When the unexpected turns of life took me to Italy while still fairly  little, I wandered enthusiastically and tirelessly across the four corners of Black sound in search of cues and clues for a self-identification that could alleviate my ambivalent sentiments of alienation and  offer me a new sense of belonging through modern constructions  of Black expression. Soon enough, subversive vigilantes and imaginary heroes were replaced by prophetic rappers and dangerous  street storytellers, who offered me a set of visions of the world that  were not available in the dominant discourses of society. Me and  my peers didn’t look at prominent hip hop figures necessarily as  role models or leaders, we were more fascinated by the imaginary  that swaddled their craft and demeanour, and even more by how  sound as a structure was able to demarcate a territory that justified  and validated the existence of our alternative sensorial experience. And oddly enough, we understood them without speaking an inch of English. We resonated with the sound and the systems it up held. Systems that crowned to some extent the idea of otherness  and emancipated the spirit of the voiceless. 

For me, Caribbean listeners tend to lose sight of a critical aspect of  West African culture which is integration and fusion. All West African cultural innovations are fundamentally syntheses of cultural expressions that  are perceived as continuities of existing African practices (Miller Chernoff 1979). Which makes Afrobeats a perfect child of its times, being able to amalgamate spiritual elements that have traditionally being praised in Black  music, as well as materialistic and industrial ideas that find great continuity  on the internet and its ability to package and market life. In a logical sense, Afrobeats, then, is still a purely African product, in the fact that it is conceived for the space and context in which it is intended to be experienced,  as a form of digital hedonism. It is the reacquisition of the Black narrative operating through ideas of liberty and happiness.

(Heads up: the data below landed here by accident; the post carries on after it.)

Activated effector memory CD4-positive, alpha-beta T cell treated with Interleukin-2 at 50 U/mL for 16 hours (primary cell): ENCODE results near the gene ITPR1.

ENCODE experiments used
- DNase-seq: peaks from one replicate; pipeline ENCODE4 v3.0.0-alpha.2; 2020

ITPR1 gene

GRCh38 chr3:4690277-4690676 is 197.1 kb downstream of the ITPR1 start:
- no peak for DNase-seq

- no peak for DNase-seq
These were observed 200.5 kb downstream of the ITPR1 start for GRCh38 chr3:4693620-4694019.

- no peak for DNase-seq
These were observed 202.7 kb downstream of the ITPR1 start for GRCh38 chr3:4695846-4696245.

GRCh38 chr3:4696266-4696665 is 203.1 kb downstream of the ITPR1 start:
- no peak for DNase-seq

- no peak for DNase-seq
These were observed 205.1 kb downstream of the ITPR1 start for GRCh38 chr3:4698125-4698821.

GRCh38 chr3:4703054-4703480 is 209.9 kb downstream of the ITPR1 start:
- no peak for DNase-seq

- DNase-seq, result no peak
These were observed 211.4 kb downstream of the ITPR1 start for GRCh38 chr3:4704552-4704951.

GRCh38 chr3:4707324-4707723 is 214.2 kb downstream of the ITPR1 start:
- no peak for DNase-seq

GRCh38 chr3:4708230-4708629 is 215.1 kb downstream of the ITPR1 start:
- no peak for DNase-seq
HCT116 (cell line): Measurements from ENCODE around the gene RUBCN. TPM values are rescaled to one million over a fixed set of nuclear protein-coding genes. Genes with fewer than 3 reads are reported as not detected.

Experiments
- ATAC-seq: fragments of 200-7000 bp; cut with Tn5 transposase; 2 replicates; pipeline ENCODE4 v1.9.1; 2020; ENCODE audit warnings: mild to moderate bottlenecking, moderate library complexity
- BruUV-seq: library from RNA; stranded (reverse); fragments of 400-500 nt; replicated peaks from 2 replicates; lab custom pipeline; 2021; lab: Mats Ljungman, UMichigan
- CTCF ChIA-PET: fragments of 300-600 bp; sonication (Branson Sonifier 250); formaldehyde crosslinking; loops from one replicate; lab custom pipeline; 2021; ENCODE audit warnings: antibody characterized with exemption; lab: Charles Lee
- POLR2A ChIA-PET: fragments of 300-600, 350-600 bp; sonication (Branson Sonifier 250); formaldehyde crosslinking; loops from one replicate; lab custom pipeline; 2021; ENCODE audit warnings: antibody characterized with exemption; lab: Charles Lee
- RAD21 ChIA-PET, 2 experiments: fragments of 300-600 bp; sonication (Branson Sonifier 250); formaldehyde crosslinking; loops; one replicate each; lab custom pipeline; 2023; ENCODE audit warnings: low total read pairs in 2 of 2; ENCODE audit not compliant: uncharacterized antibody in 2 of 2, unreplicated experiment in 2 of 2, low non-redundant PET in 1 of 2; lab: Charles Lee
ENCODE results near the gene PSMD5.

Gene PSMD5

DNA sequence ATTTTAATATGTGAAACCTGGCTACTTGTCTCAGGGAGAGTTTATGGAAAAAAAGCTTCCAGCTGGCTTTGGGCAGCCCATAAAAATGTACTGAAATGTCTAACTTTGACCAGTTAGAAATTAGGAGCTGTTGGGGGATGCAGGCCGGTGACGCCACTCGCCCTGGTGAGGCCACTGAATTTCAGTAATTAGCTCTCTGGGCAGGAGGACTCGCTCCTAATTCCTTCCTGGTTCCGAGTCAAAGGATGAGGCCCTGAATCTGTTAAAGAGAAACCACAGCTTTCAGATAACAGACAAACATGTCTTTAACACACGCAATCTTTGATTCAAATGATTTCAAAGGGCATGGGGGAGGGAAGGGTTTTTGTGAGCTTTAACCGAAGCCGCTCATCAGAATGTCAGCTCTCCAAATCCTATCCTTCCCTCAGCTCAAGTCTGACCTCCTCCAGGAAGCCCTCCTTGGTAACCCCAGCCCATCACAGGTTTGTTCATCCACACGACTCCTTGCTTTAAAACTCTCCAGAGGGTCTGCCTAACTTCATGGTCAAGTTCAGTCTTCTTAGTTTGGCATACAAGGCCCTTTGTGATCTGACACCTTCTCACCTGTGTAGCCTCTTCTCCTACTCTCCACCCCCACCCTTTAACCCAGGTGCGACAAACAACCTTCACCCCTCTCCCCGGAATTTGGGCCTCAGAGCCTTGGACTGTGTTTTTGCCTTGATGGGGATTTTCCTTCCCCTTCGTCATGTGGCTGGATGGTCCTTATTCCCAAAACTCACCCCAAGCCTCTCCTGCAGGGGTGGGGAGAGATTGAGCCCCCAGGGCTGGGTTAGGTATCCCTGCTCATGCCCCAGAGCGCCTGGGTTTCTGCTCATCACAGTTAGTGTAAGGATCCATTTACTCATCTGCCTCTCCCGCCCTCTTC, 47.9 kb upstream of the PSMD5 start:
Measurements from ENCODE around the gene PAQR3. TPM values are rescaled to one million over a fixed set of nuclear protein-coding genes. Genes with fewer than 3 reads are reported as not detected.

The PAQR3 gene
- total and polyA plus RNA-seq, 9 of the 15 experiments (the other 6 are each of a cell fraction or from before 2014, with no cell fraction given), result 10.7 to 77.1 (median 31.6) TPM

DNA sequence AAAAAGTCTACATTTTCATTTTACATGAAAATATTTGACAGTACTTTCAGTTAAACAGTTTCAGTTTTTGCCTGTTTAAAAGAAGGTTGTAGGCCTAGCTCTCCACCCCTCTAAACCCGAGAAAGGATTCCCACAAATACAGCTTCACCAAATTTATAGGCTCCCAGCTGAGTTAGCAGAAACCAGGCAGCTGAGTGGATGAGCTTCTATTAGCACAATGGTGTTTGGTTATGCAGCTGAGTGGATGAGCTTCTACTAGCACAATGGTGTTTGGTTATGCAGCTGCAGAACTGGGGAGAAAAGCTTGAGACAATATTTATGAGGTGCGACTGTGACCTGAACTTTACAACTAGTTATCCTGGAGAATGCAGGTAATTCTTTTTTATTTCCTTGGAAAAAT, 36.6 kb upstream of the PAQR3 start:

Wizkid won the contest, largely because of the disproportionate presence of a Nigerian crowd in the digital square, but also because songs were  voted for based on popularity and Wizkid is popular for singing of the good  life. It would be simplistic and plainly wrong to frame Wizkid simply as a  mundane crooner. The song that cast aside any doubts across all networks  and signals was Ojuelegba, a song in which Wizkid voices his struggle, his resilience and his success. A well-fitting anthem for all Africans who left their  homeland with hopes of affirmation and prosperity. And that’s where the  problems start. The assimilative dynamics of the internet in contemporary  culture have used the liturgy of the sound clash to introduce a conversation  that doesn’t really belong to the clash. The clash as an expression of sound  system culture is ultimately an expression of anti-system, where the crowd  feuds to establish who better embodies its archetype of anti-culture, or  counter-culture (Stanley Niaah 2010). The victory of Wizkid was determined, instead, by his ability to better fit the dominant narrative of our times. Afrobeats is certainly not to blame for this. Wizkid and Kartel themselves didn’t comment or personally participate in the event, and Wizkid constantly acknowledges reggae dancehall as a major inspiration in his composing process. Us, the crowd, global Black listeners, have a responsibility to demand  and maintain the authenticity of our customs. For the sake of discernment  and, more importantly, authenticity – in an era of ubiquitous fakes, whether  they belong to our immediate community or not. In long gone days, our ancestors used to pay tribute and respect when relocating to a foreign territory. They accepted to do so because they knew it maintained social harmony  and strengthened mutual appreciation, much needed qualities in any quest  for the shared acceptance preceding any notion of universal Blackness.